# Python solution using Monte Carlo & Accepted

• So Monte Carlo here basically works as follows: you randomly guess a number in the list and check if it does appears more than ⌊ n/2 ⌋ times. You set an epsilon which means you have a probability of epsilon to make a wrong answer.

``````import math
import random
class Solution(object):
def majorityElement(self, nums):
"""
:type nums: List[int]
:rtype: int
"""
epsilon = 0.000000000000000000000001
k = int(math.ceil(math.log(1.0/epsilon) / math.log(2.0)))# How many times you want to guess

ll = list(set(nums))

for i in range(1,k+1):
j = random.randint(0, len(ll)-1)
x = ll[j]
if x == 0:
for k in range(0, len(ll)):
j = (j+1) % len(ll)
if ll[j] != 0: break
x = ll[j] * 1
ll[j] = 0
if nums.count(x) > int(len(nums)/2): return x
return 0
``````

-Update-

A better version, Thanks to @StefanPochmann. I even once ACed with epsilon=0.1!

``````import math
import random
class Solution(object):
def majorityElement(self, nums):
"""
:type nums: List[int]
:rtype: int
"""
epsilon = 0.01
k = int(math.ceil(math.log(1.0/epsilon) / math.log(2.0)))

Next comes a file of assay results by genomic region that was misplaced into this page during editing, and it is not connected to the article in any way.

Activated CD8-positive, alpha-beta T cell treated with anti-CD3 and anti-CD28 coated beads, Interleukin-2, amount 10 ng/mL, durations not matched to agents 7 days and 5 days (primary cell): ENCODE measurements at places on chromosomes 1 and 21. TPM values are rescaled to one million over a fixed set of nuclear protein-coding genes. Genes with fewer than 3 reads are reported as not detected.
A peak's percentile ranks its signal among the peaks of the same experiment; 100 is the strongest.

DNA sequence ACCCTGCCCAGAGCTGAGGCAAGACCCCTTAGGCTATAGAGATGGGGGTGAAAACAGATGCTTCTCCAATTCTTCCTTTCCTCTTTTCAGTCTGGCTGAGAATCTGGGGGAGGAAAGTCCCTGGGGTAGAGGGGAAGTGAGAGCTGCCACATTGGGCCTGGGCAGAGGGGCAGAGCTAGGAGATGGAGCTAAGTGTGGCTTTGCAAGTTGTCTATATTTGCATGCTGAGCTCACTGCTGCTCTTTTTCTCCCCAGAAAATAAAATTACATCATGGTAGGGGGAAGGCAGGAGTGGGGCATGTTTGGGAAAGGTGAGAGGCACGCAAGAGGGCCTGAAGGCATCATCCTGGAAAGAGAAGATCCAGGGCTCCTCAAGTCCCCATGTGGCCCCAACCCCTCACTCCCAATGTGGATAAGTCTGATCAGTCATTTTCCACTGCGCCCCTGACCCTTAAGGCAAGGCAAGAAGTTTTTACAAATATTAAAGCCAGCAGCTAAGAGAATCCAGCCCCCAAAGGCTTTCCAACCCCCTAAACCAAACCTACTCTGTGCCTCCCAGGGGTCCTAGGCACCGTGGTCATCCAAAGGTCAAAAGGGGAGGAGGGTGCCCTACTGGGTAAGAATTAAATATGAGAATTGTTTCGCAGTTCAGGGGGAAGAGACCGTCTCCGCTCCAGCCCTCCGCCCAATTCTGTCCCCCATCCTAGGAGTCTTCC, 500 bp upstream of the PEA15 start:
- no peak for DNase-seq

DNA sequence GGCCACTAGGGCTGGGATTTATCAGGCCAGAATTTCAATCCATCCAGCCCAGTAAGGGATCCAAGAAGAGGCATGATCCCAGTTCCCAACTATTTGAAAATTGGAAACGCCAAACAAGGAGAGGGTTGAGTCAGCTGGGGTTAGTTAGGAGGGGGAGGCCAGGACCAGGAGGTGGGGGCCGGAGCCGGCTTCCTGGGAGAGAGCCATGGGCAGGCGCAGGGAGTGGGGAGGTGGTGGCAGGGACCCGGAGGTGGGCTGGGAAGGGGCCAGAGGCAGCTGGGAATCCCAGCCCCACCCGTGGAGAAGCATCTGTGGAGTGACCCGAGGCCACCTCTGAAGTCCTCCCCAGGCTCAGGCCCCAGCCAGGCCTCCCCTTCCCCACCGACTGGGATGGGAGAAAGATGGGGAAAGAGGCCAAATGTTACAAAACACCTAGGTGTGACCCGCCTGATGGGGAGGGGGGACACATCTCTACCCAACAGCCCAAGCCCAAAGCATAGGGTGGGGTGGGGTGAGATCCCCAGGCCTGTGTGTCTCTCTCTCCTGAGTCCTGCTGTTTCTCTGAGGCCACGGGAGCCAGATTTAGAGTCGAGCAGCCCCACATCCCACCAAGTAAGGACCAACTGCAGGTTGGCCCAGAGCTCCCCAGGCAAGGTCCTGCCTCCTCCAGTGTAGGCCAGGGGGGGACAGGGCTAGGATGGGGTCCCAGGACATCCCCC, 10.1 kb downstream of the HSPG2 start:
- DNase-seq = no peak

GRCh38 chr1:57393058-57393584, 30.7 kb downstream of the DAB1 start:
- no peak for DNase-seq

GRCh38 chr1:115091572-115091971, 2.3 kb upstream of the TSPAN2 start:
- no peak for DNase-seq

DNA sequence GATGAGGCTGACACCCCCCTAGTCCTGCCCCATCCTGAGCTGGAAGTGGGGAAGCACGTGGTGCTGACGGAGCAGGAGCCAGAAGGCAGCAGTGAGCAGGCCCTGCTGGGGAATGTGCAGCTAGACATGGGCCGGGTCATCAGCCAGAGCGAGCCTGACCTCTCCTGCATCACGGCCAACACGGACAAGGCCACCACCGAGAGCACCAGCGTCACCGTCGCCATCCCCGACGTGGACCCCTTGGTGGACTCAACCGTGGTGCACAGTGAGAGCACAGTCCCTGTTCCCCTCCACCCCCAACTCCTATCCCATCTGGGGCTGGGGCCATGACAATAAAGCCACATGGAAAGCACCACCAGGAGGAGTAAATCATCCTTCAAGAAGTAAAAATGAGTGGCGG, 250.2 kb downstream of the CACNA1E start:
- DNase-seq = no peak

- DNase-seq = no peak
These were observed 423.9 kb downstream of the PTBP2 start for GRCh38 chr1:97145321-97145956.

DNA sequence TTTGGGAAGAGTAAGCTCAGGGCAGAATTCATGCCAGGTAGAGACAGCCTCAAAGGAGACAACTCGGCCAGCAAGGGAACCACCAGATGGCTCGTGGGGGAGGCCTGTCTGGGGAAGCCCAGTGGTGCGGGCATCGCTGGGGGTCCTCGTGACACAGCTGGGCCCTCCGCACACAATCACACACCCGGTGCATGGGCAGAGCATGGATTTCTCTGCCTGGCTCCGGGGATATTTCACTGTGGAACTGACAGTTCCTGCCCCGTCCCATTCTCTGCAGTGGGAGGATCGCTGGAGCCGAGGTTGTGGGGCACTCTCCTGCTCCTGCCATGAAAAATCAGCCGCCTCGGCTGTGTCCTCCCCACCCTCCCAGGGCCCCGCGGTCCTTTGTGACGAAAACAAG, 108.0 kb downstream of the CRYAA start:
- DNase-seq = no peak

for i in range(1,k+1):
j = random.randint(0, len(nums)-1)
x = nums[j]
if nums.count(x) > int(len(nums)/2): return x
return 0
``````

• Seems like a bad idea to me to reduce it to a set. That reduces the probability of picking the majority element from over 50% to the same probability as every other element.

• @StefanPochmann Thanks for correction, I didn't think of that.

• I noticed that U used
`if nums.count(x) > int(len(nums)/2): return x`
I do not understand why u guess, just traverse `ll` and get the answer.

• @quheng Well I didn't put much effort on optimizing my code, just wanted to try this algorithm out. After all it isn't the best algorithm for this problem.

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